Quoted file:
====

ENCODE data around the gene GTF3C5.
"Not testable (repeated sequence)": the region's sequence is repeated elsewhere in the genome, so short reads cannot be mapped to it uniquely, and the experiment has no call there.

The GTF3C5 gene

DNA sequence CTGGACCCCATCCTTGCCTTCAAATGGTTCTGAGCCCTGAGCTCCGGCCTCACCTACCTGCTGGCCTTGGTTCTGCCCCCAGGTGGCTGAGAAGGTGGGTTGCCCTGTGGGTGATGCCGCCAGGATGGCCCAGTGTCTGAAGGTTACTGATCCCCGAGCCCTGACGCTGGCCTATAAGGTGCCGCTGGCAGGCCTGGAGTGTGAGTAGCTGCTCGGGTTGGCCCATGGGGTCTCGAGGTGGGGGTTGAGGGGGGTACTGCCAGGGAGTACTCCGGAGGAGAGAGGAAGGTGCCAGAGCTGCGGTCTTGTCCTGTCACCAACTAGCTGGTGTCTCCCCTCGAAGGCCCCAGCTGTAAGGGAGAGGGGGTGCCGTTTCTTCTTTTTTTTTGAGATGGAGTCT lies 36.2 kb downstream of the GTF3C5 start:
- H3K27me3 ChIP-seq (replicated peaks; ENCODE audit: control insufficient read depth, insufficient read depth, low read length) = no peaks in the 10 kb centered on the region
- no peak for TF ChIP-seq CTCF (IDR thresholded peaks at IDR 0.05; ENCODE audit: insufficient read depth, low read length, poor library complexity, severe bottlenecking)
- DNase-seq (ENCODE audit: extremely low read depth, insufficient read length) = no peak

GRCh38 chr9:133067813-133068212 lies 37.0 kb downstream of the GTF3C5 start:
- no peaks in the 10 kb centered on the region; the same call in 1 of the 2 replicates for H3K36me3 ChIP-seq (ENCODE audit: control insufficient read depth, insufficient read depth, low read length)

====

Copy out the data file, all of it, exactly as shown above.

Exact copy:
ENCODE data around the gene GTF3C5.
"Not testable (repeated sequence)": the region's sequence is repeated elsewhere in the genome, so short reads cannot be mapped to it uniquely, and the experiment has no call there.

The GTF3C5 gene

DNA sequence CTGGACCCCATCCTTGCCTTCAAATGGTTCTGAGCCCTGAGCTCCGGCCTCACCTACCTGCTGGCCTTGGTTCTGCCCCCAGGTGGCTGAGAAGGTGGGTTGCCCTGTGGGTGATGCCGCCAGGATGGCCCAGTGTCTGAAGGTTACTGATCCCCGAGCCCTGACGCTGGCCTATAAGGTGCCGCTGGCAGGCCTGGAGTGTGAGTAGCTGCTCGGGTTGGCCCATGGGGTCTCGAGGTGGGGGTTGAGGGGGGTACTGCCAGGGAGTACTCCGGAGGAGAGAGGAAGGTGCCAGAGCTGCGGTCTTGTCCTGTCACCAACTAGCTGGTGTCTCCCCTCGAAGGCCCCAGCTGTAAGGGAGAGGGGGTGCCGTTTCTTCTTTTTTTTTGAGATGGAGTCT lies 36.2 kb downstream of the GTF3C5 start:
- H3K27me3 ChIP-seq (replicated peaks; ENCODE audit: control insufficient read depth, insufficient read depth, low read length) = no peaks in the 10 kb centered on the region
- no peak for TF ChIP-seq CTCF (IDR thresholded peaks at IDR 0.05; ENCODE audit: insufficient read depth, low read length, poor library complexity, severe bottlenecking)
- DNase-seq (ENCODE audit: extremely low read depth, insufficient read length) = no peak

GRCh38 chr9:133067813-133068212 lies 37.0 kb downstream of the GTF3C5 start:
- no peaks in the 10 kb centered on the region; the same call in 1 of the 2 replicates for H3K36me3 ChIP-seq (ENCODE audit: control insufficient read depth, insufficient read depth, low read length)